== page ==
There are a lot of names in the new South Sudan archive. This is because these files are the historical jackpot for Southern history; they are the local, daily and everyday files of administration, financial dealing and political organising. While there are many repositories of archival material on Sudan in the world, not least in Durham, most of the documentation is larger-scale: from administrators, governments and political movements, and from bishops and priests.
Monthly Archives: June 2012
The six week “extreme archiving” project is half finished this weekend, and our friendly expert Douglas Johnson has left for the UK. We have been very productive from a slow start: our colleagues here are more enthusiastic, or at least feeling the tangible sense of change about the place, particularly since we managed to get the most easily rescueable files out of the USAID tent that has housed them for nearly a decade.
On Thursday 14th, last week, there was a demolition of a site in the centre of Juba. About twenty houses, tukuls and small business huts were flattened, the tin roofs lying among the mud bricks and bits of plastic buckets. Women were picking through the rubble, and men were standing about in small groups. We didn’t stop; there were some police watching things closely. But all the action was well over.
We started our first week of archiving with an impromptu and relatively unexpected press conference in the Ministry of Culture (and youth and sports, obviously); this is apparently in the pattern of the South Sudan archives, where there is no interest (or funding) for a year until a short flurry of interest happens, prompted by something small.
This weekend, it was International Archive Day on Saturday 9th – not something I knew about until two guys walked into the archive in Munuki bearing posters and a happy-go-UNMISS (UN Mission in South Sudan) attitude. They are apparently archivists at UNMISS – and gave me posters as my first souvenir (geek-out!). They also brought journalists from Miraya FM (a UN-funded radio station, and listenable online), and I was interviewed for a snippet on Saturday morning.
I arrived in Juba on Saturday, with Douglas Johnson (Dr Douglas, as he seems to be known) to re-start the Juba Archives project with the Ministry of Culture, Youth and Sports in the South Sudan Government.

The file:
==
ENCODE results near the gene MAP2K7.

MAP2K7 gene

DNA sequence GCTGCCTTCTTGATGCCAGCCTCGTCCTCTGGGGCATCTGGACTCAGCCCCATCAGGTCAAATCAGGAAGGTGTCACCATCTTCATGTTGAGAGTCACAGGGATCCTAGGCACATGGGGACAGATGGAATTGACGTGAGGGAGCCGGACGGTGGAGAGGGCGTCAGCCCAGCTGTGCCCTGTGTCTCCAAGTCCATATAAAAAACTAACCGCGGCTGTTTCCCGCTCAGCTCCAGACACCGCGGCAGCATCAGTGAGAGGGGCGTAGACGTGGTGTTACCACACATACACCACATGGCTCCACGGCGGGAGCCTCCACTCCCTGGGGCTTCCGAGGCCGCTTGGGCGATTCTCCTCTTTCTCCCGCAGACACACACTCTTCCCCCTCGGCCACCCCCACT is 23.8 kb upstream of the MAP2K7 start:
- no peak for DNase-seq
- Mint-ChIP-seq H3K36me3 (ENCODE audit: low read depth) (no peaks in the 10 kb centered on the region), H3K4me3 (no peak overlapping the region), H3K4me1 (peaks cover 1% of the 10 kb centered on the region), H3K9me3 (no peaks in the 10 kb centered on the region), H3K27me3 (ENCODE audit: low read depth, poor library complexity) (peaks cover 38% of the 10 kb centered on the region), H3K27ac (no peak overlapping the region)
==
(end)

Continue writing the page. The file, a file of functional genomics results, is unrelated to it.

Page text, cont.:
We came from Nairobi – after the very successful and brain-filling Rift Valley Institute Sudans course, which I was lucky enough to be helping with – and landed at the old terminal, the new one rumoured to be finished in six weeks (I remember hearing that six weeks before independence last year, but hey). We’re at a guesthouse next to the anglican cathedral, which is fine – once we sorted out the politics – and has friendly chickens and staff.
South Sudan has a really good archive. You wouldn’t know it: a huge pile of interesting and often important information from the 1940s to 1990s is buried in mouldering, termite-ridden files under miscellaneous poo, mould, sacking, a collection of spears, Enid Blyton books and an oil painting of Nimeiri in a USAID tent in Juba.
Memos and meeting minutes in archives are difficult things for me; sometimes there’s a fabulous snippet of information, and you’re almost convinced you know who wrote it, but there’s no name on the memo, the handwriting is generic 1930s public school, and it’s bunched in with a lot of other odds and ends from other people. Referencing is frustrating.
However, I often feel far more connected with the bureaucrats and organisers – some of whom are named – who sit through these meetings than with their clearly named and often extremely characterful counterparts in Sudan, because of their scribblings and doodles, and often pointed asides to their board meeting neighbour on their copy of the agenda.
Archive Times: The Church Missionary Society and Save the Children Fund UK, Birmingham Special Collections
I’ve been on hiatus from this blog because everything kicked off at work; a conference to organise, and teaching work with archive visits slotted in between.